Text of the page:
Seven out of every 20 pregnant women in Kitui county are underage girls. The disclosure by Afya Halisi, a United States Agency for International Development (USAid) child programme in the county says out of 20 pregnant women who deliver at the county referral hospital, seven are girls under 18 years either in secondary or primary school.
The revelation comes soon after education officials in the county revealed that 113 girls sitting this year’s Kenya Certificate of Secondary Education (KCSE) exam either delivered while writing the papers or were expectant.
A stakeholders’ forum convened at a Kitui hotel over the high rate of early child pregnancies and attended by representatives from Afya Halisi, Jhpiego, Family Planning, Maendeleo ya Wanawake, youth and county government was alarmed by early child pregnancies and called for a lasting solution.
“There is a problem with the teenage girls and the emerging vice is putting the family institution into disarray,’’ said Afya Halisi Kitui County Project Technical Adviser Peter Mutanda.
He said there is a need for collective responsibility to see what can be done as a family, community and as leaders to prevent early pregnancies in the county as the vice not only impacts negatively on the development of girls but have also far-reaching consequences on their education progression.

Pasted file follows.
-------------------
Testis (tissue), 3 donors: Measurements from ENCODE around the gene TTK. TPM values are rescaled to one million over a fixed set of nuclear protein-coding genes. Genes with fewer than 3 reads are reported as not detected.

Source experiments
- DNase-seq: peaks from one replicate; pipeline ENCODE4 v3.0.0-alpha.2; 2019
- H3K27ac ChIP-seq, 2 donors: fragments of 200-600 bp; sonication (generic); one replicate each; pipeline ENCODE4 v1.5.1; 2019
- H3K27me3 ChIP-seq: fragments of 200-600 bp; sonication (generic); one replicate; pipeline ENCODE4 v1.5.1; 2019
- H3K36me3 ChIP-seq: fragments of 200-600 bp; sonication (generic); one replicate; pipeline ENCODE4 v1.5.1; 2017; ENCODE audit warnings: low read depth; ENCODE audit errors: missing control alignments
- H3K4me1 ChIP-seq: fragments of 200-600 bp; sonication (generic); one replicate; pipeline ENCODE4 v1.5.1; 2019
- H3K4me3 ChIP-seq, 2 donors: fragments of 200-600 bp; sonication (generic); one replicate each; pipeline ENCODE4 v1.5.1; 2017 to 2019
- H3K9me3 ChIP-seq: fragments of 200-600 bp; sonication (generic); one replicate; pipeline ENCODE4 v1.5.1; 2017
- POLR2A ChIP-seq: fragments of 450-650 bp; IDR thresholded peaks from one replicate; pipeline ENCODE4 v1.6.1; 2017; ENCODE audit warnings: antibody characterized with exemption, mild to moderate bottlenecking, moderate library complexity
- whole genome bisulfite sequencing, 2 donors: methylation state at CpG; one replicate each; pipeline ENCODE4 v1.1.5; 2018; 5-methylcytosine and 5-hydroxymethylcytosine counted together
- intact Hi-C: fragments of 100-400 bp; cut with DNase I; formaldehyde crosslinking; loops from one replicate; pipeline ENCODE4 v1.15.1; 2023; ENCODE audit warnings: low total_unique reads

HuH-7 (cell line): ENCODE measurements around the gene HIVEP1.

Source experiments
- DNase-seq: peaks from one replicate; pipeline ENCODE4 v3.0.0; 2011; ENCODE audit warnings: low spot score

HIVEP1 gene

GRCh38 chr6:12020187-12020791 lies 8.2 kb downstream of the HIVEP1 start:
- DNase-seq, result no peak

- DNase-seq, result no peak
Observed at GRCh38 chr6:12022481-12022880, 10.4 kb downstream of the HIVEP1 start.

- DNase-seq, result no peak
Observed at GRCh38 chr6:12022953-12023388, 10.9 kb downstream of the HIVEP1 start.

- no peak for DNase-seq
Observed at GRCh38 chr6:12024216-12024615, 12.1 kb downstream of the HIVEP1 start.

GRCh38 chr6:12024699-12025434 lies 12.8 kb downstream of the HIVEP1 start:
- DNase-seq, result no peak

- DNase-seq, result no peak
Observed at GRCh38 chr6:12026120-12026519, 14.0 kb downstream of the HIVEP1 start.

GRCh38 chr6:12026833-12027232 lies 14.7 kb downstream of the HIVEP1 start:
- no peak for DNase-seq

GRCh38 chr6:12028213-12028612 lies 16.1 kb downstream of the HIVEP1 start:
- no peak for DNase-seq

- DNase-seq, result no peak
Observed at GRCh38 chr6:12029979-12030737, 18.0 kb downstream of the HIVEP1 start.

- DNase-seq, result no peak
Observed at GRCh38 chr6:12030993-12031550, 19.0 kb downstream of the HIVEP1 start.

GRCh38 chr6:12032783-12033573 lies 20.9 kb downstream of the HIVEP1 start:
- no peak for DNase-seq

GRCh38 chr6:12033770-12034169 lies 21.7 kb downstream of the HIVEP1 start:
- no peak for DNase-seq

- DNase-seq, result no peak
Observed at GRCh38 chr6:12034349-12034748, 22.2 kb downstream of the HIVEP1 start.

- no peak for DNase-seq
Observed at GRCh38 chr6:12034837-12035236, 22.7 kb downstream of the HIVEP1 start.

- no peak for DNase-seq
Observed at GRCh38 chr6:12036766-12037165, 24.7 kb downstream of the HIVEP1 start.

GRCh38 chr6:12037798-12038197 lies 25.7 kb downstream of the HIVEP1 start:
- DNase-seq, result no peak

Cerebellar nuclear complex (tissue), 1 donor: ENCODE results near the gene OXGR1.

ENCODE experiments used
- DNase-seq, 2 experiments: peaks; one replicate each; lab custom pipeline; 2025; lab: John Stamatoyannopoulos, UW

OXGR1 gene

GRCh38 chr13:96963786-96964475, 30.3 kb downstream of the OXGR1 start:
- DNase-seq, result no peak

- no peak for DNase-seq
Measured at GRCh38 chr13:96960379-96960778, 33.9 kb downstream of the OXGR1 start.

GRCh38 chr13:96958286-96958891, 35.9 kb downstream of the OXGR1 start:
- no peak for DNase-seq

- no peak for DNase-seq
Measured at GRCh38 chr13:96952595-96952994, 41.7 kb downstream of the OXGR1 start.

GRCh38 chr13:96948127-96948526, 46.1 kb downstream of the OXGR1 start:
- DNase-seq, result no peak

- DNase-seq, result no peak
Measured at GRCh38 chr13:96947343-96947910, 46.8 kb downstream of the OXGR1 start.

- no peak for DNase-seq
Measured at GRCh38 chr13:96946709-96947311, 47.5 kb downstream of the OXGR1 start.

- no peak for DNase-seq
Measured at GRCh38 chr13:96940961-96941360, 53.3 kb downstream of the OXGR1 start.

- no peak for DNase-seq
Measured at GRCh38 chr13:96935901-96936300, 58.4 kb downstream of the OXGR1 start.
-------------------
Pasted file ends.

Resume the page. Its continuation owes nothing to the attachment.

“We are currently focusing on primary prevention and supporting adolescent issues but more needs to be done before things get worse,’’ said Mutanda.
He said teachers need to come out strongly and discuss with girls on early pregnancies with a view to coming up with solutions. Kitui County Commissioner Samuel Kimiti said the early pregnancies have become a national issue, hence need for leaders to devise ways of tackling the problem. “Teachers should be part of the solution to the problem that is affecting girls today; don’t be part of the problem,” he said.
The administrator said adults found impregnating girls should get stiff penalties in court to serve as a warning to others. “When a young girl is impregnated, her health is affected as well as the health of the child, hence the need for devising ways of preventing girls from falling prey to the vice,” he said.
Kitui Deputy Governor Dr Wathe Nzau attributed high levels of teenage pregnancies in the county to poverty, adding that counties with high teenage pregnancies are poor.
As we seek solutions to early pregnancies of our girls, high levels of poverty in the households of the affected counties is an underlining factor that also needs to be addressed’’, said Nzau.
Ruth Kilonzo, who had represented the Kitui County Health Director, Dr Allan Owino, said the county referral hospital is grappling with many under-age girls visiting the facility to deliver.’’ Our maternity ward is jammed with girls as mothers,” said Ms Kilonzo.